A look into JFK’s Childhood

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Just outside of Coolidge Corner is a blue house located at 83 Beals Street that President John F. Kennedy called home for the first three years of his life. Kennedy spent 10 years in Brookline: three living on Beals Street and seven on Abbotsford Road a few blocks away before moving to New York. The house on Beals Street offers a glimpse into Kennedy’s youth, both while he lived in the house and after.

Childhood House

Due to Rose Kennedy’s vital role in the establishment of the Beals Street house as a historic site, she narrates the audio tour of the home. PHOTO FROM THE PUBLIC DOMAIN

History of the house

According to Public Affairs Lead for the John Fitzgerald Kennedy National Historic Site Mark Swartz, the house shows that a “normal” middle-class family can rise and become hugely influential.

“It’s a surprisingly modest-looking house on a small piece of land when one thinks about the later history of the Kennedy family,” Swartz said.

After Kennedy’s assassination in 1963, Kennedy’s mother Rose F. Kennedy bought their old home on Beals Street back. The house became a historic site that opened in 1969. She was able to display about 19 percent of the original items, and the rest were reproduced and made to look like the originals.

According to Supervisory Park Ranger James Roberts, Rose F. Kennedy’s love of history and desire to contribute to the historic legacy of the country pushed her to create a National Historic Site.

“She took it on willingly because she loved taking her children to historical sites,” Roberts said. “She took every opportunity to teach her children about history and she probably relished the opportunity to create a historic site.”

Visitation

Rose F. Kennedy used the house to represent the entirety of John F. Kennedy’s youth; there is a photo downstairs that was actually taken in the Kennedy’s second house on Abbotsford Road. PHOTO FROM THE PUBLIC DOMAIN

According to Jason Atsales, the Lead Park Ranger at the John F. Kennedy National Historic Site, visitation was high the first few years the site opened, dropped for a number of years and has been increasing for the past seven years. About 20 to 30 percent of the visitors are international.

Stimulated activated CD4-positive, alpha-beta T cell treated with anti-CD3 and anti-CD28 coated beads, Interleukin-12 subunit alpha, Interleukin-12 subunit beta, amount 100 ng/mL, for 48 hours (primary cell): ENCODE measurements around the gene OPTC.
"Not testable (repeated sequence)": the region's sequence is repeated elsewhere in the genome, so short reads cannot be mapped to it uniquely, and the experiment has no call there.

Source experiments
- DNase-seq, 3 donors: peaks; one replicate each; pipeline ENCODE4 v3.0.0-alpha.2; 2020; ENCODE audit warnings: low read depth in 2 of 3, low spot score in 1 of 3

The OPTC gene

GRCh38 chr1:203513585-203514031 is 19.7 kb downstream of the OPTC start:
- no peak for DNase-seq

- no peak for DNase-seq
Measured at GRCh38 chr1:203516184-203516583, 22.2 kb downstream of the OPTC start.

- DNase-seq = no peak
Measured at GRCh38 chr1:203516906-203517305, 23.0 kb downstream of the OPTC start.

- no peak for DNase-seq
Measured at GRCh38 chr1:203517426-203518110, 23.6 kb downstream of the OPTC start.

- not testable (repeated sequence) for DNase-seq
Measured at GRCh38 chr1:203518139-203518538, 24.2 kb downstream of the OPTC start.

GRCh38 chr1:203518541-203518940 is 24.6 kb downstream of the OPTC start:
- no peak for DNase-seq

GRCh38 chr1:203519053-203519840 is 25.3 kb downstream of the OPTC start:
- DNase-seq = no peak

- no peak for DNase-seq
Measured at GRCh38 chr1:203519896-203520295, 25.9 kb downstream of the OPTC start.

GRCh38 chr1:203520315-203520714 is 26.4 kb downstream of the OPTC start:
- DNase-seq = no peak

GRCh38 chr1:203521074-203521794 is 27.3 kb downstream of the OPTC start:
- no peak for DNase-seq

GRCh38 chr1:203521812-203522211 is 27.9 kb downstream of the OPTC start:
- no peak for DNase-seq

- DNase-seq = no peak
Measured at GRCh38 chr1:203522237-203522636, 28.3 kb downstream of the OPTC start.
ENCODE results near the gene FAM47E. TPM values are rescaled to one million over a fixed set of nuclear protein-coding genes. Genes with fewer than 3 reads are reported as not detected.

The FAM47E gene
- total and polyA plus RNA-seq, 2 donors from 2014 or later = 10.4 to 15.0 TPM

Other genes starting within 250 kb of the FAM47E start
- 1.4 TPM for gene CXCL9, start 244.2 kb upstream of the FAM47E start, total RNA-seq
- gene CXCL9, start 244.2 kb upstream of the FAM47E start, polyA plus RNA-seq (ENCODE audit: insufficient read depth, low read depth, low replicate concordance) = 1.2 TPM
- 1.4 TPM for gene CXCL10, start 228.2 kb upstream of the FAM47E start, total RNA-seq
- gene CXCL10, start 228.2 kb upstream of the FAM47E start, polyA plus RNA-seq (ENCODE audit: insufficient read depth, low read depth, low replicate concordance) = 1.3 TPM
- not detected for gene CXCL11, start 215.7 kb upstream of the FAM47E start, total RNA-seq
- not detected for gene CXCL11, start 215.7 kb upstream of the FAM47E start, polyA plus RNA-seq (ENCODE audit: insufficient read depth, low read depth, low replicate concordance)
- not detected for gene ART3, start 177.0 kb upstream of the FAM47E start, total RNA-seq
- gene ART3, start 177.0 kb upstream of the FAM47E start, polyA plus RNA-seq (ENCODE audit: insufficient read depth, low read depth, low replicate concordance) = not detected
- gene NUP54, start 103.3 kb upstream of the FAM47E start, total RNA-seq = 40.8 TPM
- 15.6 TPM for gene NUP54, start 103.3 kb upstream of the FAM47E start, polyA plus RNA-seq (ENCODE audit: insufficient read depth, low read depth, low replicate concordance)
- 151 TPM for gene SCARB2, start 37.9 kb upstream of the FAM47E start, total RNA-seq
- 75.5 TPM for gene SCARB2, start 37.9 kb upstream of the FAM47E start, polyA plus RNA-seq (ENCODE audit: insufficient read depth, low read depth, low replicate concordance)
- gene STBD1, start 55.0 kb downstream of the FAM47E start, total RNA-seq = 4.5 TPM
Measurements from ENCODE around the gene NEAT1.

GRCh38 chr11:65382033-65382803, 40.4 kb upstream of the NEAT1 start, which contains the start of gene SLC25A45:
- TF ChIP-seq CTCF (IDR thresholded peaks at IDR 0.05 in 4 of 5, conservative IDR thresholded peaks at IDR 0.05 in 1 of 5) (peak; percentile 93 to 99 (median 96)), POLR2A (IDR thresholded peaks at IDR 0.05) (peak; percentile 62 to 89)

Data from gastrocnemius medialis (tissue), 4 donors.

“JFK is very much an international figure,” Atsales explained. “We have a lot of Japanese visitors. We found out that our site is actually mentioned in one of their chapel books. And then we have a lot of German visitors, given Kennedy’s speech in 1963 regarding the Berlin Wall.”

Swartz said that Kennedy’s story resonates with each generation.

“For people of the baby boom and earlier generations, many can take away a reconnection with the period when JFK was president and when the Kennedys dominated public life in this country,” Swartz said. “For people who are later baby boomers, Gen-X, millennial and beyond, they can get insights into the formative years of a future president and insights into the legacy of this particular president.”

Health and Illnesses

Childhood illness and injury

John F. Kennedy was not a healthy child. Kennedy’s mother collected health records for her children, which she added to after every doctor’s visit. These records show that Kennedy once had whooping cough, measles, scarlet fever and chickenpox as a child. According to the John F. Kennedy Presidential Library and Museum, Kennedy’s family used to joke that if a mosquito bit him, it would die from the toxicity of his blood.

Kennedy was always prone to injury. During the hot New England summers, the Kennedys would vacation at their house in Hyannis Port on Cape Cod, according to the JFK Library. One summer, Kennedy and Joe Kennedy, his older brother by two years, collided on their bikes. Joe Kennedy walked away without a scratch, while the future president had to get 28 stitches.

Other Injuries and Diseases

In 1936, while playing football at Harvard, Kennedy ruptured a disk in his spine. His back never stopped bothering him, even while he was in office. According to The New York Times, physician Jeffrey A. Kelman explained that Kennedy needed ‘’seven to eight injections of procaine in his back in the same sitting.”

For these reasons, many believed that Kennedy had Addison’s disease, despite never being tested for it. Addison’s disease occurs when the adrenal glands do not produce enough cortisol. He was officially diagnosed with tuberculosis, which is linked to the development of Addison’s disease.

The New York Times reported that historian Robert Dallek and Dr. Jeffrey Kelman believed that Kennedy developed colitis and osteoporosis at a young age.

According to The New York Times, Kennedy denied his numerous medical issues. When asked directly about whether he had Addison’s disease by historian and aide Arthur M. Schlesinger Jr., Kennedy replied, “No one who has the real Addison’s disease should run for the presidency, but I do not have it.’’

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